At any rate, Bok decided to make a public garden on property near by, and commissioned Frederick Law Olmsted to design the gardens, Milton Medary to design the 205 foot Carrilon, and Lee Lawrie to design the sculpture. Those were heavy hitters and the product stands today and works for me! I like the fact that the used local materials in construction of the tower, Georgia Marble and Florida Coquina. I would guess that native plants comprise between 1/4 and 1/3 of the plantings.

The gardens are informal with winding trails, ponds, and oddly enough, an overlook! Florida in general is a pretty flat state, not a lot of topography: this garden includes the highest elevation in the state. The plant material is varied and wonderful. Palms, bamboos, a large planting of azaleas and camellias, bromeliads, cycads, and a variety of flowering tropical plants are spectacular. There are mass planting of Florida natives including Hamelia patens and Psychotria nervosa. Lake Wales Ridge is the epicenter for the evolution of the extraordinary Florida scrub endemic flora and there was an area dedicated to those plants....well labeled.

Gomphoarpus physocarpus/Asclepias physocarpa.....Pufferfish Milkweed at Bok Tower Gardens

It was easy to identify this plant; I just googled pufferfish milkweed and sure enough, that's the common name. I keep thinking I've seen this plant before but where escapes me. Hey, I'm old. It's definitely distinctive.....the odd seed pods explain "Family jewels milkweed" and "Hairy balls plant". You didn't hear that from me.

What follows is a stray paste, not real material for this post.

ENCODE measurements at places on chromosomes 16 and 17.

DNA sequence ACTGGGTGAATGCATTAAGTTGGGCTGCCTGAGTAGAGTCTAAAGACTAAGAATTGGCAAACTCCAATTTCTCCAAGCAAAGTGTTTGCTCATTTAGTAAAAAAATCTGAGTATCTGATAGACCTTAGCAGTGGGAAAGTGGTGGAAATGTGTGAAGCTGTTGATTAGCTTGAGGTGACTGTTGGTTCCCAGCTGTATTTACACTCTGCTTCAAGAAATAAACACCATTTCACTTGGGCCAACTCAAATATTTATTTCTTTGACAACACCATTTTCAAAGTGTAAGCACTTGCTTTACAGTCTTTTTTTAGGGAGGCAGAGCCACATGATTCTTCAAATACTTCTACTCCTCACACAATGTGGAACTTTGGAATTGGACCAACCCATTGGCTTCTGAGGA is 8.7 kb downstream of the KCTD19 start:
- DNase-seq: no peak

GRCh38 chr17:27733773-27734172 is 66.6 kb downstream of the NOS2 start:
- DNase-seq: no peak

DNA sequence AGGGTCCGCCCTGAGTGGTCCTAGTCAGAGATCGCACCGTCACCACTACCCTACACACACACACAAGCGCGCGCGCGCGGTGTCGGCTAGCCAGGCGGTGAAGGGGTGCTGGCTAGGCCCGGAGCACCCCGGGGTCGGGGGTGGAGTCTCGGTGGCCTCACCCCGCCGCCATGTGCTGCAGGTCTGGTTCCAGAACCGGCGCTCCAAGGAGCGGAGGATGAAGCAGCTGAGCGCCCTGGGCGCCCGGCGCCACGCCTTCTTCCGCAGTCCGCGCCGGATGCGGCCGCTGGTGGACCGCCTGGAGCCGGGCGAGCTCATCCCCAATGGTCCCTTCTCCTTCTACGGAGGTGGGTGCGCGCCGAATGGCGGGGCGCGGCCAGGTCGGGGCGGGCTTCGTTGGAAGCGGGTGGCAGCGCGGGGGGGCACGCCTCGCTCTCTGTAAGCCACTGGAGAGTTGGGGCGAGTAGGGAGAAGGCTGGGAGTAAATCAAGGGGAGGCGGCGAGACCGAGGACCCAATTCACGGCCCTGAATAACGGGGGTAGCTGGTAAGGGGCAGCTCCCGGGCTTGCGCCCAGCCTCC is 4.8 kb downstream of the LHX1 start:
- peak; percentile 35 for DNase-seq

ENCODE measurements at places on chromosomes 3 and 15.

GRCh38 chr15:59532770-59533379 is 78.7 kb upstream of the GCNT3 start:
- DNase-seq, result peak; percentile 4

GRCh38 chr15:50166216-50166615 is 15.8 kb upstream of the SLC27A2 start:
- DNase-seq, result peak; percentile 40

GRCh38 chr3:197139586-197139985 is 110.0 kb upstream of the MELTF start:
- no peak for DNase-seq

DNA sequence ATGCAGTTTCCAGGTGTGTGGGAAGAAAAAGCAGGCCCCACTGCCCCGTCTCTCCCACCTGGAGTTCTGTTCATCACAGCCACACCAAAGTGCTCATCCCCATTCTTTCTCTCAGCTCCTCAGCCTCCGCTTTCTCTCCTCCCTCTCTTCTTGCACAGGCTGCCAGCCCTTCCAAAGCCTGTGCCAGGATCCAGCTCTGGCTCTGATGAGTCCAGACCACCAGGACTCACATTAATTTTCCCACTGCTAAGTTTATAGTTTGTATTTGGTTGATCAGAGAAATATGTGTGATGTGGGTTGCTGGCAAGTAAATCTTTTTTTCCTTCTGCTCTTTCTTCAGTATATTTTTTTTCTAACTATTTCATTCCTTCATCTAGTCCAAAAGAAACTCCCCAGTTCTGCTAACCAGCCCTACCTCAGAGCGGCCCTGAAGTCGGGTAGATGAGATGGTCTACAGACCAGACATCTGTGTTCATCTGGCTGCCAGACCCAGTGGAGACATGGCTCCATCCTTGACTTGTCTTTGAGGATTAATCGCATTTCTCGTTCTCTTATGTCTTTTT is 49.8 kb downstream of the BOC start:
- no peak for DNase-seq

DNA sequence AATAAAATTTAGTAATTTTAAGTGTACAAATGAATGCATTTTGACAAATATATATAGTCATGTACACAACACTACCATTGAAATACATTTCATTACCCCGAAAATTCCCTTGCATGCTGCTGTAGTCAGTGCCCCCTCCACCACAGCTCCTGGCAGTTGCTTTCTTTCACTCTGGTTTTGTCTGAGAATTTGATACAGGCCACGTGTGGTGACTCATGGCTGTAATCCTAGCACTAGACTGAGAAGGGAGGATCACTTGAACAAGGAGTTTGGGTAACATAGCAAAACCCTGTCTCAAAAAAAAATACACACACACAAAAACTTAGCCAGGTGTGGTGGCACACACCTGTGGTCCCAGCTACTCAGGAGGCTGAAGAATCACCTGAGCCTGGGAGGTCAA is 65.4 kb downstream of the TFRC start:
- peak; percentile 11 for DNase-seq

Tuesday, May 31, 2011

The Heron is pretty harmless

But we have heard there's a 5-6 foot gator in the pond so the dog has to be leashed at all times. We've only seen a small one but the big guys pretty much stay under water when it's hot. The come out at night but I can't bring myself to let Jigs run free even in the day. She's taking it pretty well.

One of the sightings involved a big wader, a white egret, I suppose an American Egret. Bill saw the gator motionless in the pond, saw the Egret about twenty feet away. The gator submerged and a short time later there was an explosion of white feathers and that was the end of the Egret. I don't want Jigs to go that way. I guess it would be better than having to put her down for some horrible cancer, but we're going to forge ahead and hope for the best.

From the picture, the pond is down a couple of feet; we're way short on rainfall. It's rained about three times in the last two months. I must have finally figured out the plant material because everything is fine. Even some snapdragons we threw in at New Year's for a week's color are going strong. Who knew? Just standard dwarf snapdragons are xeric perennials. Live and learn.

Plumeria porn: these are not your grandmother's Plumerias

Do you believe those flowers?!

I met this cool guy at the Marion Flea Market. We went there to buy produce; I always buy too much cause it costs....well, it's inexpensive. Asparagus the size of pencils for a dollar a pound, fresh sweet pineapples for a dollar and a half, blackberries, blueberries.... But these Plumerias caught my eye. He's always been there but in the past I remember him selling unrooted cuttings and somehow there's always too much to do to root cutting down here. But I stopped to talk today. Dana tells me he's got a guy in Thailand that tissue cultures these crazy ones. Hey, when did Thailand become such a center of horticulture? I suppose I ought to have listened to Barry Yinger. Anyway I bought these three selections: Ceris, Cindy Schmidt, and hey, unlabeled! Oh well next year I'll be more conscientious.